New Delhi/Mumbai: Four major television cable distribution companies— Digicable Networks (India) Pvt. Ltd, Hathway Cable and Data Com Pvt. Ltd, IndusInd Media and Communications Ltd (InCable), and DEN Networks Ltd—are in talks to merge their businesses and create a single cable network, prompted by consolidation moves in other parts of the industry.
The four companies, or multi-system operators (MSOs) as they are called, appointed Ernst and Young and Deutsche Bank AG to come up with a feasibility report on the proposal. Together these MSOs control an estimated 40 million cable TV subscribers out of a universe of 116 million cable homes, according to December data from TAM Media Research.
At least four people closely involved in the process confirmed that the mandate for a merger of these companies had been given to these firms. Deutsche Bank declined to comment. However, an executive involved with the deal said the structure of the proposed company was still not final. The executive requested anonymity as the matter was confidential.
However, the head of a cable firm, who is a part of the exercise, said that since a consensus on a formal structure may take time, as a precursor to the merger “we plan to enter into a business alliance. One of the names being considered for the alliance is Megamedia”, he said, adding that the effort is to get regional MSOs on board as well. Another person close to the development said the companies’ lawyers are looking at the regulatory issues concerning the alliance.
The move to consolidate their businesses comes at a time when two leading broadcasters—Star India Pvt. Ltd and Zee Entertainment Enterprises Ltd (ZEEL)—have merged their distribution arms to form a joint venture called Media Pro Enterprise India Pvt. Ltd. The new company will jointly distribute more than 70 channels.
Top executives at two cable companies in the mega alliance claim that their partnership is not a reaction to Media Pro, which gives broadcasters the power to negotiate subscription rates and placement fees with cable operators and direct-to-home (DTH) companies.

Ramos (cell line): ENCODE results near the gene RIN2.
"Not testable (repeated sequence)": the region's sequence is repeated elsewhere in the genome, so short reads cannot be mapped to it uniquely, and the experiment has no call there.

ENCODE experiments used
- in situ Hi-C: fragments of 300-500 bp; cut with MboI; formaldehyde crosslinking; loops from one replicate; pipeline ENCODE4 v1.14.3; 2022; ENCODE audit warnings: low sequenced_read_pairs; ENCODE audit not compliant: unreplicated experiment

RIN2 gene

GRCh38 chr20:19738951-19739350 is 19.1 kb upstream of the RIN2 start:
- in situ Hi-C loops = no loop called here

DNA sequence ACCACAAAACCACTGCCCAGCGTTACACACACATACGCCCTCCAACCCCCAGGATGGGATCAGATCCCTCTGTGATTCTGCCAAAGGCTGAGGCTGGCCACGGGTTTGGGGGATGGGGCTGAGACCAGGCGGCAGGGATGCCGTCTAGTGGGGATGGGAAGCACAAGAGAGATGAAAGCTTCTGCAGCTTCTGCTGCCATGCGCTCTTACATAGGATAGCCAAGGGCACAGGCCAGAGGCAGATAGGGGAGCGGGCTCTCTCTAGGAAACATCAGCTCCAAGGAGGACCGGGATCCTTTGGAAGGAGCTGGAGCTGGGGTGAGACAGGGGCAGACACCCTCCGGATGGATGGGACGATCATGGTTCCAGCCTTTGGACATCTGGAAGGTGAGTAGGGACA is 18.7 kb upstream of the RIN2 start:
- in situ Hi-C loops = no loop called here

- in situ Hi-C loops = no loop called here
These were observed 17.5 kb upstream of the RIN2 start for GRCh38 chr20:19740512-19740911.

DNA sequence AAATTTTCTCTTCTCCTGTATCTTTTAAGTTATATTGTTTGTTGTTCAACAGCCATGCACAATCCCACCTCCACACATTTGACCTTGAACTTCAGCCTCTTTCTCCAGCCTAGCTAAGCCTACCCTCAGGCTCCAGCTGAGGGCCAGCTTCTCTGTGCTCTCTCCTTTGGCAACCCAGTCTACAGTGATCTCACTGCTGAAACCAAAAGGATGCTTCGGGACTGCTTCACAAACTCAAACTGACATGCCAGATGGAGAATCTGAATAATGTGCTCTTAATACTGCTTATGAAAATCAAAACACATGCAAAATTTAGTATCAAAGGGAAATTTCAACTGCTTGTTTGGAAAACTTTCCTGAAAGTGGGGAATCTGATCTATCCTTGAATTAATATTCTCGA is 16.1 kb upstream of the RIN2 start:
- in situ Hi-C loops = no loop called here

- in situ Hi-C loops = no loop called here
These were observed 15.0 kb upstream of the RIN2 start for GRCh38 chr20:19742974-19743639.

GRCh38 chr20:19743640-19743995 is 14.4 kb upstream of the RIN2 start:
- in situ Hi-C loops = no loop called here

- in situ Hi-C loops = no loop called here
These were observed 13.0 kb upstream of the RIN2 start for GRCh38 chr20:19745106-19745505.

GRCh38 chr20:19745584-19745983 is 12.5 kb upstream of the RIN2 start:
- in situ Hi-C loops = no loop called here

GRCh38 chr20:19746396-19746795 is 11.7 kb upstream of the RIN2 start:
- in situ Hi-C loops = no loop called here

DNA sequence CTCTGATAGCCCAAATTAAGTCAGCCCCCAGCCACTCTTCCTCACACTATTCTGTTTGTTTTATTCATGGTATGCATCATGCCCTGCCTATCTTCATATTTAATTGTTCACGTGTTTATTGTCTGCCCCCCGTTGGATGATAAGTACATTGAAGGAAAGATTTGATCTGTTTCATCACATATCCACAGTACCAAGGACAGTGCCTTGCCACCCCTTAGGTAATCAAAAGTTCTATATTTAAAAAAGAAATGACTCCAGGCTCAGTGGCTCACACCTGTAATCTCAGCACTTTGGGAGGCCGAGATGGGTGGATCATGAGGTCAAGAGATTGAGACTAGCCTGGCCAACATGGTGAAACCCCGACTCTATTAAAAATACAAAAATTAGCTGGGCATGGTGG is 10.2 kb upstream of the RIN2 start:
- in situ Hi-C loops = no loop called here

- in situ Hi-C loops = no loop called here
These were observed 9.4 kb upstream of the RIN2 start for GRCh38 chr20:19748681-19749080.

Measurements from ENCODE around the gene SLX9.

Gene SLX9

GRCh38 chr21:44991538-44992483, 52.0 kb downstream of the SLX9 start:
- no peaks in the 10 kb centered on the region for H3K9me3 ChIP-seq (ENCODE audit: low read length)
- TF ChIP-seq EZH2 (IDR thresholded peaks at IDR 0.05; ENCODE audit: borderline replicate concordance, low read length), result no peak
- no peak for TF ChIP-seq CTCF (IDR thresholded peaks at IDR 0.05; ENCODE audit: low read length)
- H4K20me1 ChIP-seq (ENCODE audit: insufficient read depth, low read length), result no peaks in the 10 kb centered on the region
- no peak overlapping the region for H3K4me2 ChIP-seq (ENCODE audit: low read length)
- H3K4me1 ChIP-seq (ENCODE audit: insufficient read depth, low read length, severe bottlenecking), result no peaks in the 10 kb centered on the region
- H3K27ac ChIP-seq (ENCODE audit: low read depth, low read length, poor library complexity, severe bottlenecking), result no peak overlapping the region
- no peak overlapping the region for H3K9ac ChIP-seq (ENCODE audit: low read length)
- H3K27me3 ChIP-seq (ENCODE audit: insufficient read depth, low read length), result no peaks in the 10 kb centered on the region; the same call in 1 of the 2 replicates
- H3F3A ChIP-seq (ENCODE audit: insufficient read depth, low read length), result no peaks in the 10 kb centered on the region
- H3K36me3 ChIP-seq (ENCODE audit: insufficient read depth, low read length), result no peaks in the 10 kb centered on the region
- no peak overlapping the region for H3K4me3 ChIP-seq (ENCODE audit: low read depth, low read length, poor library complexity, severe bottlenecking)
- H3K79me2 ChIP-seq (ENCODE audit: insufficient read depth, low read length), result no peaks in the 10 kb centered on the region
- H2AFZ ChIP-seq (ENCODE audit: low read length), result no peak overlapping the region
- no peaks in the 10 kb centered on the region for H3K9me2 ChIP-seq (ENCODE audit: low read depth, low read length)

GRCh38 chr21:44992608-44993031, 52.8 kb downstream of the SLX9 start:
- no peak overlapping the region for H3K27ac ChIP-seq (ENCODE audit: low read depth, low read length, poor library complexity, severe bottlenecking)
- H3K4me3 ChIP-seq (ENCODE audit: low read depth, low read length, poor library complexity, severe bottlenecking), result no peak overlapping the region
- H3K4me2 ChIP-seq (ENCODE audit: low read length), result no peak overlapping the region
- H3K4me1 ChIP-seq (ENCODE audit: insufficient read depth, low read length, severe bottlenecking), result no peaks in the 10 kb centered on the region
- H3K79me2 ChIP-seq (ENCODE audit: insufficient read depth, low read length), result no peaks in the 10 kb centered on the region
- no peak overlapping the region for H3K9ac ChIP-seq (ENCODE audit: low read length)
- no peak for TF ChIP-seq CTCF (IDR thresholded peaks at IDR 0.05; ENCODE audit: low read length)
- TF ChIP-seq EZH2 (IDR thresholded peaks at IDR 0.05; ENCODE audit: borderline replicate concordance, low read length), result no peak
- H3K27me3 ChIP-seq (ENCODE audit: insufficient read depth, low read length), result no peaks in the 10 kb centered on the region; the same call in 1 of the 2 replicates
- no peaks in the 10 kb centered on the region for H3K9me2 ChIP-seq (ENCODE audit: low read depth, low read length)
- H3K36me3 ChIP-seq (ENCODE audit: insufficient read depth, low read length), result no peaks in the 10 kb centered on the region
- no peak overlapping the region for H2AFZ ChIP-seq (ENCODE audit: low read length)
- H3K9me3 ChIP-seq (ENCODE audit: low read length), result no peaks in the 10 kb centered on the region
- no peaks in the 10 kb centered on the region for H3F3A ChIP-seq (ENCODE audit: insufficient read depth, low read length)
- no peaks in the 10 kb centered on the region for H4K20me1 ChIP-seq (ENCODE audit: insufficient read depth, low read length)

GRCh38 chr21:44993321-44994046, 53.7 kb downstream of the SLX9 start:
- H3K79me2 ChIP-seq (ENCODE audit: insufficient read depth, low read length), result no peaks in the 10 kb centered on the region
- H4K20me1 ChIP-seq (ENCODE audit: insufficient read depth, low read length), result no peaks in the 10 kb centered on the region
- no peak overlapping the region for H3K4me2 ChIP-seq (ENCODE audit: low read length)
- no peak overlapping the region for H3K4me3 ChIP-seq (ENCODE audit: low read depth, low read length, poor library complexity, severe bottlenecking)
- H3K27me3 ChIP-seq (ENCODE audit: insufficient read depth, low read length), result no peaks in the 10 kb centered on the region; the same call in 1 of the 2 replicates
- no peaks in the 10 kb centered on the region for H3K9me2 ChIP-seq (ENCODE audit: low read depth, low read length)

The alliance has been expected as MSOs “would try and keep up with consolidation on the broadcaster’s side” to be able to negotiate subscription and placement rates better, said Nikhil Vora, managing director of IDFC Securities Ltd.
The fragmented cable industry—with nearly 500 MSOs and 60,000 cable operators—needs to get its act together in view of the intense competition from DTH as well as Internet Protocol television, said a cable industry veteran who is close to the development.
The companies could get better rates on bulk deals for set-top boxes and combine their marketing budgets if they were united, he added.
“For instance, we could have a common call centre to assist customers,” the cable expert said, and added that the immediate task of the combined entity would be to push for amendment of the Cable Act that allows only 49% foreign direct investment (FDI) in the business.
“The Telecom Regulatory Authority of India has cleared the decks for 74% FDI for MSOs,” he added.
The consolidation, IDFC Securities’ Vora said, will lead to profitability and to a more equitable model. “Many MSOs don’t operate on balance sheets and a lot of local cable operator (LCO) revenues are under-declared,” he said.
Rajesh Jain, head of media and entertainment at KPMG India Pvt. Ltd, agreed that 90% of the subscription revenue goes to the LCOs alone. “And a lot of it is undeclared,” he said. Television subscription revenue is expected to grow at 17% a year and reach Rs 41,600 crore by 2015 from Rs 19,400 crore in 2010, according to KPMG.
Jain expects the development to hasten the process of digitization.
The union of MSOs will benefit all stakeholders in the business, said Gurjeev Singh, chief operating officer of Media Pro. “I hope that digitization will be one of their key priorities,” he said.
Commenting on the new alliances, Yogesh Radhakrishnan, former chief executive and managing director of Real Media, the West Asia-based flagship company of ZEEL, said: “It’s getting extremely confrontational. Post the Star-Zee distribution alliance, people started panicking. This is unnecessary because digitization is round the corner and the bouquet will lose its relevance. No one can have a monopoly in a digital environment.”
Radhakrishnan formed his own channel distribution company earlier this year.
LCOs, which have last-mile access to the cable customer and are affiliated to different MSOs, are concerned about the proposed alliance.
LCOs will be squeezed between large broadcasters and the MSO combines, said Roop Sharma, president of the Cable Operators Federation of India. “The only ones caught in the middle of this power struggle are last-mile operators and, as a result, the consumer,” she said.
Such MSO alliances could be detrimental to the interests of cable operators considering there are frequent clashes between cable operators and MSOs over revenue, Sharma said.